by Paul Jacob
As we await the Republican and Democratic conventions and the subsequent autumn campaign about the future of the country, it’s a good time to reflect on where we are now.
So, where are we?
One simple but telling measure of a free country is whether a child can set up a lemonade stand without being arrested, closed down, or forced to break the piggy bank for a government permit. The much ballyhooed “War on Women” is a fiction, while the war on children, lemonade and early entrepreneurial efforts is exceedingly well-documented. Last week, protestors launched National Lemonade Freedom Day.
Also last week, my Common Sense e-letter focused on two events that place our modern society somewhere on the outskirts of banana republic moving at a high rate of speed toward a police state.
Fauquier County officials fined Martha Boneta, owner of Liberty Farms in Paris, Virginia, $5,000 for two unspeakable crimes against humanity. First, though she did have a permit to sell produce from her farm, she didn’t have the latest state-of-the-art permit required after yet additional regulations had been enacted. Second, without securing an event permit or any approval from government officials at all, this dangerous woman premeditatedly held a birthday party for a friend’s 10-year old daughter.
Dana Crow-Smith and her Christian group were recently ordered to stop giving away free bottled water in the 112-degree heat of downtown Phoenix by a Neighborhood Preservation Inspector. Seems she needs a vendor license, even though she hadn’t been vending.
A “Neighborhood Preservation Inspector”? How on earth will your community survive without such an official? Or do you already have one and just don’t know it because you’ve never committed the Good Samaritan crime of providing water to the hot and thirsty?
I only wonder how much the city of Phoenix pays in salary, health insurance and pension benefits for this important inspector.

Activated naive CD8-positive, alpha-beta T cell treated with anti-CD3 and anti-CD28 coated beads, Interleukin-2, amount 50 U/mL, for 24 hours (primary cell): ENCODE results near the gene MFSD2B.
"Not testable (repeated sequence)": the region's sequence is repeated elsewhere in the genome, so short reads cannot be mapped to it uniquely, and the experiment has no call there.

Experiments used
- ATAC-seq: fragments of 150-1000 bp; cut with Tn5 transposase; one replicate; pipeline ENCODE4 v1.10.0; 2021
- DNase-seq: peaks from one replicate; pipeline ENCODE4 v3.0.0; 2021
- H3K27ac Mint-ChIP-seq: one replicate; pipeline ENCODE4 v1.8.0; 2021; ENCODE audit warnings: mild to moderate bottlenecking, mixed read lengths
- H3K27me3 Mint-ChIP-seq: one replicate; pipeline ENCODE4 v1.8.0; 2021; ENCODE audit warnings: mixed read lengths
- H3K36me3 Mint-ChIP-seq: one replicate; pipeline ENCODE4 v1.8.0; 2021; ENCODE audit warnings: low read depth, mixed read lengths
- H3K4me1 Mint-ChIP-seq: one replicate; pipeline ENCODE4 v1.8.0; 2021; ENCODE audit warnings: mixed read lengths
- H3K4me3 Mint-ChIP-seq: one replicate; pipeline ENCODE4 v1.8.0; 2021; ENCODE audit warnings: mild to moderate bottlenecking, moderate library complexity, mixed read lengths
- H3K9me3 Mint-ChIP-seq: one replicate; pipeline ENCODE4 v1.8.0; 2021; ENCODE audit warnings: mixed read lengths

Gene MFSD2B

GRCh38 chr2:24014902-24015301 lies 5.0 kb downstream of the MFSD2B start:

I know in San Jose, California, according to a new study by the California Public Policy Foundation, the total cost of compensation for their average full-time city employee is a whopping $175,000 a year. Not the top compensation, mind you, but the average. No wonder, just months ago, 70 percent of voters in that city’s heavily democratic electorate approved a citizen initiative to reform the pension system.
In addition to government’s overreach in regulating every aspect of our personal behavior, from what we can eat or drink to whether we dare hold a kid’s birthday party or hand a bottle of cold water to a fellow citizen, there is the financial fleecing of taxpayers by the biggest special interest of all: the government itself. Promises politicians have made when “bargaining” with public employee unions are no bargain.
Perhaps we shouldn’t be surprised: When politicians sit down with the politically powerful public employee union bosses, who can and do threaten their electoral success, to negotiate over salary and benefits to be paid by taxpayers, who are not at the table, disastrous deals get made. Across the nation, municipalities are closing libraries and parks, cutting the number of policemen and fire fighters and teachers, or just going belly-up by declaring bankruptcy, because the cost of pensions have eaten a humongous hole in their budgets.
Simply put, the cost of rewarding those who work in government, and who used to work there, has crowded out the ability of government to fund the services to the people for which government exists in the first place.
Illinois Gov. Pat Quinn’s office released a study earlier this month, which found that by 2016 the Land of Lincoln will pay more toward government pensions than it pays toward public education. And that’s too rosy. Research by the respected Illinois Policy Institute shows that, going by proper accounting standards, the $83 billion unfunded liability the state claims is actually over $200 billion.
Government is running our lives at a cost we cannot sustain. Let’s hear what those who seek to take the reins of our Republic intend to do about it. (links & citations)
August 26, 2012
This column first appeared at Townhall.com.